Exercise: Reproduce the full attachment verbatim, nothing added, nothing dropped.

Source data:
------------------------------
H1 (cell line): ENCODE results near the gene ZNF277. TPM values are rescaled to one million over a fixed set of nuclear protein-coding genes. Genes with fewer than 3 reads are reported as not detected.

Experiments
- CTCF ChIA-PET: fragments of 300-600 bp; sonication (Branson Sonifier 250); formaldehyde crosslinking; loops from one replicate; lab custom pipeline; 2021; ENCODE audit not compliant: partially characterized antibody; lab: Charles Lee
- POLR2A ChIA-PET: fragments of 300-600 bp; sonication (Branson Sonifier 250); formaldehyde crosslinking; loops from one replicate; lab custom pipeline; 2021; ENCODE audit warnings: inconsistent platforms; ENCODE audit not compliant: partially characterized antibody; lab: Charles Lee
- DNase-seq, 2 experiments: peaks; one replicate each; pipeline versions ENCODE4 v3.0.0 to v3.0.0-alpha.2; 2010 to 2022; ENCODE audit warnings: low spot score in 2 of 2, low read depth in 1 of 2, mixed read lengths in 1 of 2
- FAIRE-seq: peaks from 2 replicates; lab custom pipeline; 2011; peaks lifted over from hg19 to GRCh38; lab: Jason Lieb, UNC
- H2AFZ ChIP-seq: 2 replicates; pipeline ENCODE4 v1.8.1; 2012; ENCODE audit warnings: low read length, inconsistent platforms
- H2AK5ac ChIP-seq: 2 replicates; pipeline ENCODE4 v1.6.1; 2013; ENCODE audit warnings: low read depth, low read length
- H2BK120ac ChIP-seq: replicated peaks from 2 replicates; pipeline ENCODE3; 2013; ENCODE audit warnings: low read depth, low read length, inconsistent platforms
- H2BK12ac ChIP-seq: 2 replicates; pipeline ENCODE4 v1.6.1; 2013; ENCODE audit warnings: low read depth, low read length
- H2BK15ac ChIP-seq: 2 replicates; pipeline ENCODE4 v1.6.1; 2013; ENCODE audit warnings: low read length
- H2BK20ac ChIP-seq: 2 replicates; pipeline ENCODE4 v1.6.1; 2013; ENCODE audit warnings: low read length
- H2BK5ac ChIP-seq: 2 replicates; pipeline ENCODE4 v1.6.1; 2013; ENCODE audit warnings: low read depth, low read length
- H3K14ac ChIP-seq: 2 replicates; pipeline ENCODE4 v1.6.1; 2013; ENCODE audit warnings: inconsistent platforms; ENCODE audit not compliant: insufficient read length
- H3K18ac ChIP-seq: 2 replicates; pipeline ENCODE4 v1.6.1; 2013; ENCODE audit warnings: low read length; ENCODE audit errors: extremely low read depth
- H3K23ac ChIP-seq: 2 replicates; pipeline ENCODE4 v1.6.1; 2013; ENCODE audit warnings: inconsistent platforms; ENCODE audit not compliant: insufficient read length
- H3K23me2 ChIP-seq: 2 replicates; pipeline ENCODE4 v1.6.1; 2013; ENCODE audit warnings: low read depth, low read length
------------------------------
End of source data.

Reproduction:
H1 (cell line): ENCODE results near the gene ZNF277. TPM values are rescaled to one million over a fixed set of nuclear protein-coding genes. Genes with fewer than 3 reads are reported as not detected.

Experiments
- CTCF ChIA-PET: fragments of 300-600 bp; sonication (Branson Sonifier 250); formaldehyde crosslinking; loops from one replicate; lab custom pipeline; 2021; ENCODE audit not compliant: partially characterized antibody; lab: Charles Lee
- POLR2A ChIA-PET: fragments of 300-600 bp; sonication (Branson Sonifier 250); formaldehyde crosslinking; loops from one replicate; lab custom pipeline; 2021; ENCODE audit warnings: inconsistent platforms; ENCODE audit not compliant: partially characterized antibody; lab: Charles Lee
- DNase-seq, 2 experiments: peaks; one replicate each; pipeline versions ENCODE4 v3.0.0 to v3.0.0-alpha.2; 2010 to 2022; ENCODE audit warnings: low spot score in 2 of 2, low read depth in 1 of 2, mixed read lengths in 1 of 2
- FAIRE-seq: peaks from 2 replicates; lab custom pipeline; 2011; peaks lifted over from hg19 to GRCh38; lab: Jason Lieb, UNC
- H2AFZ ChIP-seq: 2 replicates; pipeline ENCODE4 v1.8.1; 2012; ENCODE audit warnings: low read length, inconsistent platforms
- H2AK5ac ChIP-seq: 2 replicates; pipeline ENCODE4 v1.6.1; 2013; ENCODE audit warnings: low read depth, low read length
- H2BK120ac ChIP-seq: replicated peaks from 2 replicates; pipeline ENCODE3; 2013; ENCODE audit warnings: low read depth, low read length, inconsistent platforms
- H2BK12ac ChIP-seq: 2 replicates; pipeline ENCODE4 v1.6.1; 2013; ENCODE audit warnings: low read depth, low read length
- H2BK15ac ChIP-seq: 2 replicates; pipeline ENCODE4 v1.6.1; 2013; ENCODE audit warnings: low read length
- H2BK20ac ChIP-seq: 2 replicates; pipeline ENCODE4 v1.6.1; 2013; ENCODE audit warnings: low read length
- H2BK5ac ChIP-seq: 2 replicates; pipeline ENCODE4 v1.6.1; 2013; ENCODE audit warnings: low read depth, low read length
- H3K14ac ChIP-seq: 2 replicates; pipeline ENCODE4 v1.6.1; 2013; ENCODE audit warnings: inconsistent platforms; ENCODE audit not compliant: insufficient read length
- H3K18ac ChIP-seq: 2 replicates; pipeline ENCODE4 v1.6.1; 2013; ENCODE audit warnings: low read length; ENCODE audit errors: extremely low read depth
- H3K23ac ChIP-seq: 2 replicates; pipeline ENCODE4 v1.6.1; 2013; ENCODE audit warnings: inconsistent platforms; ENCODE audit not compliant: insufficient read length
- H3K23me2 ChIP-seq: 2 replicates; pipeline ENCODE4 v1.6.1; 2013; ENCODE audit warnings: low read depth, low read length